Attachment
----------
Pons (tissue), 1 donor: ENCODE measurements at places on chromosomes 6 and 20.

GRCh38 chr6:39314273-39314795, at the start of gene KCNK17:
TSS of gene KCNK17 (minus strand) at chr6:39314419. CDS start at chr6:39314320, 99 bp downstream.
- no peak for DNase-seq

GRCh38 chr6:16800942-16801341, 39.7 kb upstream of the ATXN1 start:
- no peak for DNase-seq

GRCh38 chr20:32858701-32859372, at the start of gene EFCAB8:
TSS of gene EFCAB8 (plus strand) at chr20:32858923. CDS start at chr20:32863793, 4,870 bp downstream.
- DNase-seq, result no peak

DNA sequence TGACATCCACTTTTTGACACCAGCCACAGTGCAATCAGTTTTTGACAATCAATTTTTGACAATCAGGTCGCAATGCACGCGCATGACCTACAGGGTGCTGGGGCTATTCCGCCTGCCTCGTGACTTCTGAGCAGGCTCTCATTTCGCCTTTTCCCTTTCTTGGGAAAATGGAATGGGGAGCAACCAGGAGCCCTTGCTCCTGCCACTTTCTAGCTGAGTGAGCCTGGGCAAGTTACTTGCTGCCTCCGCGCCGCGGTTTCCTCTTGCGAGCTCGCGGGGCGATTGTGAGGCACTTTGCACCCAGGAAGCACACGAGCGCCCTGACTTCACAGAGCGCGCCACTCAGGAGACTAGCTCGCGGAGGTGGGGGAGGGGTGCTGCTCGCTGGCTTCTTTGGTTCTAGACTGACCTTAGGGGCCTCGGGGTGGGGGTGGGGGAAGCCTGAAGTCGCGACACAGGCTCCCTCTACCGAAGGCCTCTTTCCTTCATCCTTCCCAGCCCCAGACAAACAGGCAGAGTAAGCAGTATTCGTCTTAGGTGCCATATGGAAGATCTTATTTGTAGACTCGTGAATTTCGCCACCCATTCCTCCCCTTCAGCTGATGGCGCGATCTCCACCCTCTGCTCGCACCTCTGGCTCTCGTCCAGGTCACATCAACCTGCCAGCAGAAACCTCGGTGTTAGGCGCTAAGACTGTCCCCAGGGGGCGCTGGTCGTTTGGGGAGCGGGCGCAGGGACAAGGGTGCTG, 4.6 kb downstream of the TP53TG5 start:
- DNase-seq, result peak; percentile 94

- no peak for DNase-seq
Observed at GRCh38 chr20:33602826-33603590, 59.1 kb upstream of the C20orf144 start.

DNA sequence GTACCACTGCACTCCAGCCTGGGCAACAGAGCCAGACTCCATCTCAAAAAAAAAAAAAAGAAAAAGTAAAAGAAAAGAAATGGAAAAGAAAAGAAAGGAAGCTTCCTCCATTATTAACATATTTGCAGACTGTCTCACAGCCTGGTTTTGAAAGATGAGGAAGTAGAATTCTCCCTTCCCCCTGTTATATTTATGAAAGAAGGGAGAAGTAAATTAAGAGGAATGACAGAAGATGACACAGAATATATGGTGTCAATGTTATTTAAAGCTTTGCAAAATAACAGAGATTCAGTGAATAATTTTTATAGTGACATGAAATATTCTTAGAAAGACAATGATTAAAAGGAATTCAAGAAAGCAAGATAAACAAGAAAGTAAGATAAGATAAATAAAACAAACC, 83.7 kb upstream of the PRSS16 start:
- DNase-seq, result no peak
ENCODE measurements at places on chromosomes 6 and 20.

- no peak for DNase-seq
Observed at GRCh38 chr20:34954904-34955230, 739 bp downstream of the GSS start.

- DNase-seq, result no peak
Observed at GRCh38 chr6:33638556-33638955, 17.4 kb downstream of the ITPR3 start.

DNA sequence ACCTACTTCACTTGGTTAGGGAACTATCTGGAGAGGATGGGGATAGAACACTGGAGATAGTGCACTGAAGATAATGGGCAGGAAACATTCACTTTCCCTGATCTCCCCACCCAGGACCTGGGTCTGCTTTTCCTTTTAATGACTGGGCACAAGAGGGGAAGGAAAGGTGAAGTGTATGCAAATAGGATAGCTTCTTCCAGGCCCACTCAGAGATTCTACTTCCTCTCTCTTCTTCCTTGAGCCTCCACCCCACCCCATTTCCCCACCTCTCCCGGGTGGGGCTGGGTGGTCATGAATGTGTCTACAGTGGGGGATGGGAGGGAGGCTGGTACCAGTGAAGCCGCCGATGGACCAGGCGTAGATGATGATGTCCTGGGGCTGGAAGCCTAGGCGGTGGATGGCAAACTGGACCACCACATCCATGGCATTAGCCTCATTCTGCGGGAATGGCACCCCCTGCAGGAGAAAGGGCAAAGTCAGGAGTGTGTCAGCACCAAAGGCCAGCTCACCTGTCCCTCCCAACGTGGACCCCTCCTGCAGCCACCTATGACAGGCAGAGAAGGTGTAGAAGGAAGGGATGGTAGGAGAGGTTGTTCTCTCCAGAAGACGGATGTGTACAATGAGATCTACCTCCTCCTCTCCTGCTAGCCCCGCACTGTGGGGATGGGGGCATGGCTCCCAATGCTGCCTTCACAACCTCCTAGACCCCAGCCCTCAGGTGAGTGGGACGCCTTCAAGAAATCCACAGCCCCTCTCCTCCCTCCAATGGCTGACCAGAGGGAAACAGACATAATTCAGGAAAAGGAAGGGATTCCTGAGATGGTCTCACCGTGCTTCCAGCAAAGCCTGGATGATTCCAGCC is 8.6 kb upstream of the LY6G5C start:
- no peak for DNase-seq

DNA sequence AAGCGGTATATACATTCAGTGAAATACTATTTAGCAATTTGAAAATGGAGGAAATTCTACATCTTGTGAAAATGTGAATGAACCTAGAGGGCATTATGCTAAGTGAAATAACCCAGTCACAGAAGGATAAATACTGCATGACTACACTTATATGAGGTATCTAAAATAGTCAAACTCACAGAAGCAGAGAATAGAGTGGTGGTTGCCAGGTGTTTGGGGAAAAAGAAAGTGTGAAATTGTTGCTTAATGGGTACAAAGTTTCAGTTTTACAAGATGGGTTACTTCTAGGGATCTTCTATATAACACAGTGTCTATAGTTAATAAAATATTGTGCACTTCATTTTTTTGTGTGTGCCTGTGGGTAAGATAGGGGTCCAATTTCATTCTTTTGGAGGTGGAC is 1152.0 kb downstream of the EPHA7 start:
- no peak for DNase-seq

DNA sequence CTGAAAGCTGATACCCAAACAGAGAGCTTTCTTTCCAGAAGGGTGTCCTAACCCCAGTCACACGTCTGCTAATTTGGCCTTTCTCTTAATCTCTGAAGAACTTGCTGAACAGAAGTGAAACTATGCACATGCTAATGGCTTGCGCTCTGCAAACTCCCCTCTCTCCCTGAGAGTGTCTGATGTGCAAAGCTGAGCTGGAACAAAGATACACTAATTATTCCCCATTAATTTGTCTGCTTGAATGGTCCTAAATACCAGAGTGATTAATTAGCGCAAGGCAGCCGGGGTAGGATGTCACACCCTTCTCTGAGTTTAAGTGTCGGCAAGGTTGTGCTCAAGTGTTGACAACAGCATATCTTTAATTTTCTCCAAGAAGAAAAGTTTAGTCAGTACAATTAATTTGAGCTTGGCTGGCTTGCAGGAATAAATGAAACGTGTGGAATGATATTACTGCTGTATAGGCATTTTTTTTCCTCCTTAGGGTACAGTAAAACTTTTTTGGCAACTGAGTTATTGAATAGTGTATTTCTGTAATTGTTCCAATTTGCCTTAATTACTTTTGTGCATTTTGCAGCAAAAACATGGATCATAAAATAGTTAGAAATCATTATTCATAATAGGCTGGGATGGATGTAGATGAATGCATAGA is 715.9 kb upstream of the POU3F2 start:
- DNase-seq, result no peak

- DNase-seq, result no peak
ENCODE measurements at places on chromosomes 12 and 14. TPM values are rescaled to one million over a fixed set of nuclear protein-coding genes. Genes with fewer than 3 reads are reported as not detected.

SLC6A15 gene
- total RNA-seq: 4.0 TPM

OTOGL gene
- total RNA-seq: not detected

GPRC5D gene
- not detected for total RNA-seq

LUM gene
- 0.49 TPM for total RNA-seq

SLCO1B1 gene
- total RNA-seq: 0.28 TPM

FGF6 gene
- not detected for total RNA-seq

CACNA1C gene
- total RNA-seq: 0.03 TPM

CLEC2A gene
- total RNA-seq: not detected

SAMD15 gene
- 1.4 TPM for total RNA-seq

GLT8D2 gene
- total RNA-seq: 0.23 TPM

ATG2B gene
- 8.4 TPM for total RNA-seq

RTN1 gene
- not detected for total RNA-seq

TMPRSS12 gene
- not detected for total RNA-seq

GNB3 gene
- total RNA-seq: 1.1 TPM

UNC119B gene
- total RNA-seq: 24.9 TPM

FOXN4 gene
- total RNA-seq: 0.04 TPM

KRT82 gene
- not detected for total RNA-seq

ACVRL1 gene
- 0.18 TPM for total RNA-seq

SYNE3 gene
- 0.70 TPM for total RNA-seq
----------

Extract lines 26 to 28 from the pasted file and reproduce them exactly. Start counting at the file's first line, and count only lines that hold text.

- DNase-seq, result no peak

- DNase-seq, result no peak
ENCODE measurements at places on chromosomes 12 and 14. TPM values are rescaled to one million over a fixed set of nuclear protein-coding genes. Genes with fewer than 3 reads are reported as not detected.